No Link Between Video Games and Violence in Autistic Patients

Aggression and video games are not linked in adults with autism, which is especially relevant to the many recent shootings and the gun control debate, according to findings of a study published in the journal Psychological Science.

Aggression and video games are not linked in adults with autism, which is especially relevant to the many recent shootings and the gun control debate, according to findings of a study published in the journal Psychological Science.

Researchers from the University of Missouri Columbia exposed participants to violent or non violent video games in order to test the effects of the video games on aggression. The media speculated the link between autism spectrum disorder and aggression brought on by violent video games after the Newtown, Connecticut shooting, the researchers said, but the findings are not any less relevant today with the current political climate.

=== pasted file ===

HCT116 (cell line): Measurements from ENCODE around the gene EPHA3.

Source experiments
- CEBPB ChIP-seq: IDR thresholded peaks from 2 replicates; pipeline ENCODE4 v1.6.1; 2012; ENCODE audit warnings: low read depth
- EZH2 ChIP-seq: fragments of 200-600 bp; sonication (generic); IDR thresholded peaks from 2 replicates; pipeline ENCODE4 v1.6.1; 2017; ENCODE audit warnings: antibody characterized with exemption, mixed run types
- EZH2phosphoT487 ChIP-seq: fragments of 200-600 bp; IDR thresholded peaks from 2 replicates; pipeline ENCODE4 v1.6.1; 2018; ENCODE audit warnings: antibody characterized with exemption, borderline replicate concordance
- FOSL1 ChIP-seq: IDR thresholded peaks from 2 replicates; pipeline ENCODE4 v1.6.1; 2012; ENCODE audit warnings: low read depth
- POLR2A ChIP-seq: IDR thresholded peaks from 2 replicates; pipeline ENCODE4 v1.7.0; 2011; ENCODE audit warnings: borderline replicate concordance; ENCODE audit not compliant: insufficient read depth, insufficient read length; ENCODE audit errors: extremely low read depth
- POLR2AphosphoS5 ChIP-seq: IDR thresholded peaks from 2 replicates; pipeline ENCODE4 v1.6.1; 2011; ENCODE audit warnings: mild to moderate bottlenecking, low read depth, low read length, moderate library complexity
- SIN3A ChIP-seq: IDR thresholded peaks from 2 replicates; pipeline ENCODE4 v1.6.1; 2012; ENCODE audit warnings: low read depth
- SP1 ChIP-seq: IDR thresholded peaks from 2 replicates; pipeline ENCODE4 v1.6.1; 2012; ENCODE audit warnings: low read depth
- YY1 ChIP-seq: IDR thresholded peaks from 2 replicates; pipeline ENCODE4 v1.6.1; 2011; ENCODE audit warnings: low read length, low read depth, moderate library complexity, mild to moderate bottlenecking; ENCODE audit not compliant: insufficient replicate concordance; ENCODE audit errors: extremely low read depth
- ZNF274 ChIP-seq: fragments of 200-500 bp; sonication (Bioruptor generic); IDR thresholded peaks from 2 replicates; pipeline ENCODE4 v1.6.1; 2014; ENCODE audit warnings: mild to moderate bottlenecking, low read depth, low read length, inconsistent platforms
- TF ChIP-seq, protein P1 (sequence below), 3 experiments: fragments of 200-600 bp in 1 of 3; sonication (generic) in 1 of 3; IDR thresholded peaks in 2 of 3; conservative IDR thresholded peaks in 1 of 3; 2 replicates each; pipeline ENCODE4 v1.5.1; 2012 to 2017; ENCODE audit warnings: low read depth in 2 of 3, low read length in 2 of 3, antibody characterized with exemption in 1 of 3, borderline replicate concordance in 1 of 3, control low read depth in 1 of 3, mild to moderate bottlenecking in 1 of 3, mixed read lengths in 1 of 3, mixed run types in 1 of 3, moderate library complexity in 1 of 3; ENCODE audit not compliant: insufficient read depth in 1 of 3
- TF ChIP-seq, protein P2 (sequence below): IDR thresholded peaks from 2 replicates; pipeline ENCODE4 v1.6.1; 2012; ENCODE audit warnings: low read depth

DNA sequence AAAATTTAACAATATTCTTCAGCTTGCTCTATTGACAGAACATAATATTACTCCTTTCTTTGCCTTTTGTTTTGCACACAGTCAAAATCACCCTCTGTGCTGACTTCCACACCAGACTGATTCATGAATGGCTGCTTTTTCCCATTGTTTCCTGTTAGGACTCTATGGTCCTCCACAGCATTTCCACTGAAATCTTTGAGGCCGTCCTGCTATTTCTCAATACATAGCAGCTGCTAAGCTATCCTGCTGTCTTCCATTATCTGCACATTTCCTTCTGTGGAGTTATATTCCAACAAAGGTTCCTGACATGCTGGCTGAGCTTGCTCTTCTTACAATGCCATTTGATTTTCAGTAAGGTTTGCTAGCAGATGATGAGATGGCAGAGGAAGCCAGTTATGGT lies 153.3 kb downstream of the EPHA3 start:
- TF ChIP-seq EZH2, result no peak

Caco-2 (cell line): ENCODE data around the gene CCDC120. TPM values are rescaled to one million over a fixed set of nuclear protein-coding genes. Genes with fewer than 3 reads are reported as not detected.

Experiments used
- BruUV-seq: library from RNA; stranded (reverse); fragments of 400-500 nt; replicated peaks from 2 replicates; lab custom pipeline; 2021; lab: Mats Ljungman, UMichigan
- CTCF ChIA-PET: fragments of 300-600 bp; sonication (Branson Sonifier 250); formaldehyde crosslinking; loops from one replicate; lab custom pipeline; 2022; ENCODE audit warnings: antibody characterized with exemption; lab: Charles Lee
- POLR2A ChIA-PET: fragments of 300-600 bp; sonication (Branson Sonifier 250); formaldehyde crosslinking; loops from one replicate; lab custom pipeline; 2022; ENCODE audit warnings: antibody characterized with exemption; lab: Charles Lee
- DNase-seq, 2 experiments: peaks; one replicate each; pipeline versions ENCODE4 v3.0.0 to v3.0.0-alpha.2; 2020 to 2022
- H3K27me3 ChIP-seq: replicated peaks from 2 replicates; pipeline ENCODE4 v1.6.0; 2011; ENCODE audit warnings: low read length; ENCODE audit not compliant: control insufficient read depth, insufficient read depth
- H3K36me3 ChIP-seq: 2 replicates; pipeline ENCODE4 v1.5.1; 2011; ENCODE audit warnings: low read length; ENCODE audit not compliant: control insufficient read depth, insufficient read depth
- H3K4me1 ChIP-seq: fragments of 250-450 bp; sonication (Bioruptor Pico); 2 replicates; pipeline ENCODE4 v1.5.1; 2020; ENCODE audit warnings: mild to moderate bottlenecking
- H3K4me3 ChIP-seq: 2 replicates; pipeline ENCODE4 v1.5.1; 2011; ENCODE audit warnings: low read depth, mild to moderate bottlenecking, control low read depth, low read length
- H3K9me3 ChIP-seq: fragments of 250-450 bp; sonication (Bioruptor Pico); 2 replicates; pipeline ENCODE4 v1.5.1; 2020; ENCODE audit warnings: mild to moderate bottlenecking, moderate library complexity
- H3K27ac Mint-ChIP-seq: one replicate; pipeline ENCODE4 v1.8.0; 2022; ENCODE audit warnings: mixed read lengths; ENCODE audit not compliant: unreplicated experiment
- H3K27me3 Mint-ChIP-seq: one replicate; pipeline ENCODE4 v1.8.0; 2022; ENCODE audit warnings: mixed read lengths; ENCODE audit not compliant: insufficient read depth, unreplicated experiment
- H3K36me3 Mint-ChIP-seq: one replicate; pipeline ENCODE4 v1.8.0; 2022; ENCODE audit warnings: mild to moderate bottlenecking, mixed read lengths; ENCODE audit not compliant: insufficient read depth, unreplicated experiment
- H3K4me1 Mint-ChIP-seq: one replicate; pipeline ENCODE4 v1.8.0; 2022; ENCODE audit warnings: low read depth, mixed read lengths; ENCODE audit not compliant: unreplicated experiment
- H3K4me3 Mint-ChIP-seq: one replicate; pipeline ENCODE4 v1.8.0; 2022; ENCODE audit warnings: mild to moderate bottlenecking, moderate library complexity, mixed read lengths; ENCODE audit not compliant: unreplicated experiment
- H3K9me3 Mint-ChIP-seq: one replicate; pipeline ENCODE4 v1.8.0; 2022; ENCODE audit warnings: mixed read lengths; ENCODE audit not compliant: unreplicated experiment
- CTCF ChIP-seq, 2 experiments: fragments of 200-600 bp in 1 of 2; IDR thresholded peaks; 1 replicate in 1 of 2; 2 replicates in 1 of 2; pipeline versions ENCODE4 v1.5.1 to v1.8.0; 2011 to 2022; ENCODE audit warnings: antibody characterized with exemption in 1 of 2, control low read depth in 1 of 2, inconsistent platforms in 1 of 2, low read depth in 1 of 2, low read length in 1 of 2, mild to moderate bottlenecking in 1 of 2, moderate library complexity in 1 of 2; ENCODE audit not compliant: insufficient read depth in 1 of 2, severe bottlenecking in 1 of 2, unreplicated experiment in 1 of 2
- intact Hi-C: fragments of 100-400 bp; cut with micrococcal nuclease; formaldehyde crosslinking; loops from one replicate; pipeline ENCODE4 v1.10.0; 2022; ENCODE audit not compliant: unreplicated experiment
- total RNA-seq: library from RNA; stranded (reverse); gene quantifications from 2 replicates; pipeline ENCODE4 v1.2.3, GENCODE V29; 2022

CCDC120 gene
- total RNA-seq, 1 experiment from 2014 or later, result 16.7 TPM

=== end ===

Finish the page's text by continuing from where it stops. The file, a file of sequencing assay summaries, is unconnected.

“If violent video games caused adults with autism spectrum disorder to behave aggressively, we should have seen some evidence of this in our study, but we did not,” lead author Christopher Engelhardt, a postdoctoral fellow in the MU School of Health Professions and the MU Thompson Center for Autism and Neurodevelopmental Disorders, explained in a press release.

More than 100 participants between the ages of 17 and 25 years played one of two video games that differed only by amount of violence. Then, the participants were tasked with completing exercises that tested their aggression — they were made to believe they were competing against another person in a trial testing reaction times. The participant had the option to “blast” the opponent with a loud noise – the length and volume were determined by the participant – if they won the round.

Half of the patients were diagnosed with autism spectrum disorder and half were developing typically, the researchers said. The violent video games did not affect adults with autism spectrum disorder nor the typically developing participants.

“There are some caveats to our findings,” Engelhardt continued. “For example, we only exposed participants to violent or nonviolent games for 15 minutes before measuring their willingness to behave aggressively. This study, therefore, cannot speak to the potential long term effects of violent video game exposure.”